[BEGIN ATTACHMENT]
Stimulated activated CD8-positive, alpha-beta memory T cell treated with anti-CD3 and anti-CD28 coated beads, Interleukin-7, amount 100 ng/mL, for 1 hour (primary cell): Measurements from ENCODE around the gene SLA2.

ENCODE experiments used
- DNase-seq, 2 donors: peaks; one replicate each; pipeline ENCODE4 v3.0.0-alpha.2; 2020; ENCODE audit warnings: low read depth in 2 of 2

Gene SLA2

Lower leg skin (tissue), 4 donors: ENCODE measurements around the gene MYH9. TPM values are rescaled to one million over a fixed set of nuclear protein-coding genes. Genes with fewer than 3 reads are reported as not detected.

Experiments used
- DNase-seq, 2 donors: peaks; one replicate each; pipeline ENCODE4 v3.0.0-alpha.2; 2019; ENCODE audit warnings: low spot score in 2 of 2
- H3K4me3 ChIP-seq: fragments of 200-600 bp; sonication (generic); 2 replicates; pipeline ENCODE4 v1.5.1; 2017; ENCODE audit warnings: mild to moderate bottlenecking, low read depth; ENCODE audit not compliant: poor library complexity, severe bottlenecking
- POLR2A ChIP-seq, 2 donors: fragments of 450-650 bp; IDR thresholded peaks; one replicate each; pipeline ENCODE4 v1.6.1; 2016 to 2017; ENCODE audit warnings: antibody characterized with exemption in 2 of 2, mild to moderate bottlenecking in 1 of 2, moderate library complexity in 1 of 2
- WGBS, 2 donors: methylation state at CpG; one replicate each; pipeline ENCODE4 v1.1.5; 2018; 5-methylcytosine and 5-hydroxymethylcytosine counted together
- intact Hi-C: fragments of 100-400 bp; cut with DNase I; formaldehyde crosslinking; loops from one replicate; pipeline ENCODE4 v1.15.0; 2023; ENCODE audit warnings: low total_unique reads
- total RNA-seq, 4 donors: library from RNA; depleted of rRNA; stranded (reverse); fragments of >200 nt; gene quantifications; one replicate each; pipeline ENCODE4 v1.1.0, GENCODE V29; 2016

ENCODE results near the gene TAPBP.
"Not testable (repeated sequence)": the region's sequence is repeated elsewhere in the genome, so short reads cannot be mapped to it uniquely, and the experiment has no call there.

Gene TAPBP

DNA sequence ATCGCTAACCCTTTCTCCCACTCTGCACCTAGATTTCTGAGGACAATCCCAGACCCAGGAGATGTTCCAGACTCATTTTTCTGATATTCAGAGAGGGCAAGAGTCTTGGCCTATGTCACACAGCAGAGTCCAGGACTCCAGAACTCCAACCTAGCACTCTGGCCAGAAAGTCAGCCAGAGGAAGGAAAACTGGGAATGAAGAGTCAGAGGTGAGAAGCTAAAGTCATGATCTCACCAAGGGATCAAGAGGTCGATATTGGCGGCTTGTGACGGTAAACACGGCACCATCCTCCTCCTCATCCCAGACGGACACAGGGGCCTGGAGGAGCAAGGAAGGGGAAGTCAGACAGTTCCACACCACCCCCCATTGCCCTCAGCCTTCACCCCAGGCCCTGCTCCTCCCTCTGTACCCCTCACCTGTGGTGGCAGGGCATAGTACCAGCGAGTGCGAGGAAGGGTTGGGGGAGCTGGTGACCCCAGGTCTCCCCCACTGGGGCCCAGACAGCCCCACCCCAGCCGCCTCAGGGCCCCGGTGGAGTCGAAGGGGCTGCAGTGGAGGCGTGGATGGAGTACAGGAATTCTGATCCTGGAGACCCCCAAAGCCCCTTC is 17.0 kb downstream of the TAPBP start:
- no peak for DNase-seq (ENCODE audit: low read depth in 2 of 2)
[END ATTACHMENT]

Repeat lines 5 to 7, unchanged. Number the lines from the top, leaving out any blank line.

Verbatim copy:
Lower leg skin (tissue), 4 donors: ENCODE measurements around the gene MYH9. TPM values are rescaled to one million over a fixed set of nuclear protein-coding genes. Genes with fewer than 3 reads are reported as not detected.

Experiments used
- DNase-seq, 2 donors: peaks; one replicate each; pipeline ENCODE4 v3.0.0-alpha.2; 2019; ENCODE audit warnings: low spot score in 2 of 2